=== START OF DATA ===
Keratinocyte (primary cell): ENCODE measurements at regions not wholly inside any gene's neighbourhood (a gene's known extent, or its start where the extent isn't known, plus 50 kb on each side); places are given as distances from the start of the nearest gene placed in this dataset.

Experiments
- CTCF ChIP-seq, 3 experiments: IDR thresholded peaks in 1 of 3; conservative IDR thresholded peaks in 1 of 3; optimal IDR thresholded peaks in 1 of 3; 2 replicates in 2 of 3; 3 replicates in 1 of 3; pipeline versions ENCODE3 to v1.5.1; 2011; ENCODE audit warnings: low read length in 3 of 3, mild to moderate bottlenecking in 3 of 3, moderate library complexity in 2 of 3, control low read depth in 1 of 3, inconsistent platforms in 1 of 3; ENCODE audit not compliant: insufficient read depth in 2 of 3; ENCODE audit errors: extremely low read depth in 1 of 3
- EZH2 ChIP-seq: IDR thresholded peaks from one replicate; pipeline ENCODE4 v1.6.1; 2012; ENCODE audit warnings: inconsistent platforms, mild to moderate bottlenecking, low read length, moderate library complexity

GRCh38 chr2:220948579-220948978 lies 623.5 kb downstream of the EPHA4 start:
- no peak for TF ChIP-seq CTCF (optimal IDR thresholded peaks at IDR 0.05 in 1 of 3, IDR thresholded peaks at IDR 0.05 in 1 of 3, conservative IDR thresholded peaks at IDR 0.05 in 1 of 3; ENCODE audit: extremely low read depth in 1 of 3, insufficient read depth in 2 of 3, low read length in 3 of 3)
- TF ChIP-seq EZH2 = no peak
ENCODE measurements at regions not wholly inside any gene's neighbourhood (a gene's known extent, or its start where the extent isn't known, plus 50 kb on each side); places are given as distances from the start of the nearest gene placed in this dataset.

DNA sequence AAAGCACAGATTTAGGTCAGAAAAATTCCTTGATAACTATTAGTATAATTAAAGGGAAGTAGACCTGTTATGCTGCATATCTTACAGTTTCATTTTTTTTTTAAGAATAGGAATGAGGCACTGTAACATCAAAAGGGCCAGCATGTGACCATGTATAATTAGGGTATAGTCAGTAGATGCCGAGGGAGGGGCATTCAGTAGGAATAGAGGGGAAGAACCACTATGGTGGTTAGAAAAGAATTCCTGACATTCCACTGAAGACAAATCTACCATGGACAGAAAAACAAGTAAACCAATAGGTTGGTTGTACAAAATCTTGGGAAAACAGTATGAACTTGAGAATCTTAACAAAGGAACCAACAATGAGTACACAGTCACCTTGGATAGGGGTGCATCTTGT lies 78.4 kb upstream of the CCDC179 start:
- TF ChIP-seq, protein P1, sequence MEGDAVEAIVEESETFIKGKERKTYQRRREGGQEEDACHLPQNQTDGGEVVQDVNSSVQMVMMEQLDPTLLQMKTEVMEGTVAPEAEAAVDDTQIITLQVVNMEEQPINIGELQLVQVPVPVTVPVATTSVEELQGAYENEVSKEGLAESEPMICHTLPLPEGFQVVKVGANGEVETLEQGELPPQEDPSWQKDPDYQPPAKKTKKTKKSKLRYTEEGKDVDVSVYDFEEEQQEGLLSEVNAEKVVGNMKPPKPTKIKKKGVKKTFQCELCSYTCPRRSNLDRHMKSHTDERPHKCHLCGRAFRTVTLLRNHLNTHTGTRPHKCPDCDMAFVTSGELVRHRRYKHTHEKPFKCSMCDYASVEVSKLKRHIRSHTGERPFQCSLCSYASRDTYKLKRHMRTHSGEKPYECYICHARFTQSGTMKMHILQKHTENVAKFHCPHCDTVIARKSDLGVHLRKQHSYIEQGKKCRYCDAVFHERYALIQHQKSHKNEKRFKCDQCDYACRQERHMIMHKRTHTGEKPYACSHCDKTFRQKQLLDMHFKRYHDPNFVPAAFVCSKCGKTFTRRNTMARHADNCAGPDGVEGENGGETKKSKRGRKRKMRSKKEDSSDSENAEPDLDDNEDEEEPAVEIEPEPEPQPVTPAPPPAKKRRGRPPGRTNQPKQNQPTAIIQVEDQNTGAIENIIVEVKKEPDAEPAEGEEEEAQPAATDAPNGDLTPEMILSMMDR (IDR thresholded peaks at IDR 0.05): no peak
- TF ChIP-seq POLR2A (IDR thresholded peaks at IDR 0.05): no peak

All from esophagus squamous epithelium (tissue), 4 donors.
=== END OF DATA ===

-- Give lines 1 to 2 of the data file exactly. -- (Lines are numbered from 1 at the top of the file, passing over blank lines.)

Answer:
Keratinocyte (primary cell): ENCODE measurements at regions not wholly inside any gene's neighbourhood (a gene's known extent, or its start where the extent isn't known, plus 50 kb on each side); places are given as distances from the start of the nearest gene placed in this dataset.

Experiments